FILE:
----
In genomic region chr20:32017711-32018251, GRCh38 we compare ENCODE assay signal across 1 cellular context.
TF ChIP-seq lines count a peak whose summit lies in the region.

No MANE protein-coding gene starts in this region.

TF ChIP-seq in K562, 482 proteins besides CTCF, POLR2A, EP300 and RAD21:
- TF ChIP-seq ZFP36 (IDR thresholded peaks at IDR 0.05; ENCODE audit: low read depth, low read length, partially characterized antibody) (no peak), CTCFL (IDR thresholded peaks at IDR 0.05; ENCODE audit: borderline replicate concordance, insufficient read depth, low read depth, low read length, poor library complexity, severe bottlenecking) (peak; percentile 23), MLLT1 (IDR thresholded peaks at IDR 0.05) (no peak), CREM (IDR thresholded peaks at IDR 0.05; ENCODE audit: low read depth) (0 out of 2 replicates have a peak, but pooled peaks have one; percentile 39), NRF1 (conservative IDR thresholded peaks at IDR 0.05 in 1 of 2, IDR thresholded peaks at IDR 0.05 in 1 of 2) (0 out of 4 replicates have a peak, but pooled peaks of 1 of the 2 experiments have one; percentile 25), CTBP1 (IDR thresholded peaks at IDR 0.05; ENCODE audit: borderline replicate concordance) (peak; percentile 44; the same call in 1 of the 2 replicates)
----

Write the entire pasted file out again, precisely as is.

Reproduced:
In genomic region chr20:32017711-32018251, GRCh38 we compare ENCODE assay signal across 1 cellular context.
TF ChIP-seq lines count a peak whose summit lies in the region.

No MANE protein-coding gene starts in this region.

TF ChIP-seq in K562, 482 proteins besides CTCF, POLR2A, EP300 and RAD21:
- TF ChIP-seq ZFP36 (IDR thresholded peaks at IDR 0.05; ENCODE audit: low read depth, low read length, partially characterized antibody) (no peak), CTCFL (IDR thresholded peaks at IDR 0.05; ENCODE audit: borderline replicate concordance, insufficient read depth, low read depth, low read length, poor library complexity, severe bottlenecking) (peak; percentile 23), MLLT1 (IDR thresholded peaks at IDR 0.05) (no peak), CREM (IDR thresholded peaks at IDR 0.05; ENCODE audit: low read depth) (0 out of 2 replicates have a peak, but pooled peaks have one; percentile 39), NRF1 (conservative IDR thresholded peaks at IDR 0.05 in 1 of 2, IDR thresholded peaks at IDR 0.05 in 1 of 2) (0 out of 4 replicates have a peak, but pooled peaks of 1 of the 2 experiments have one; percentile 25), CTBP1 (IDR thresholded peaks at IDR 0.05; ENCODE audit: borderline replicate concordance) (peak; percentile 44; the same call in 1 of the 2 replicates)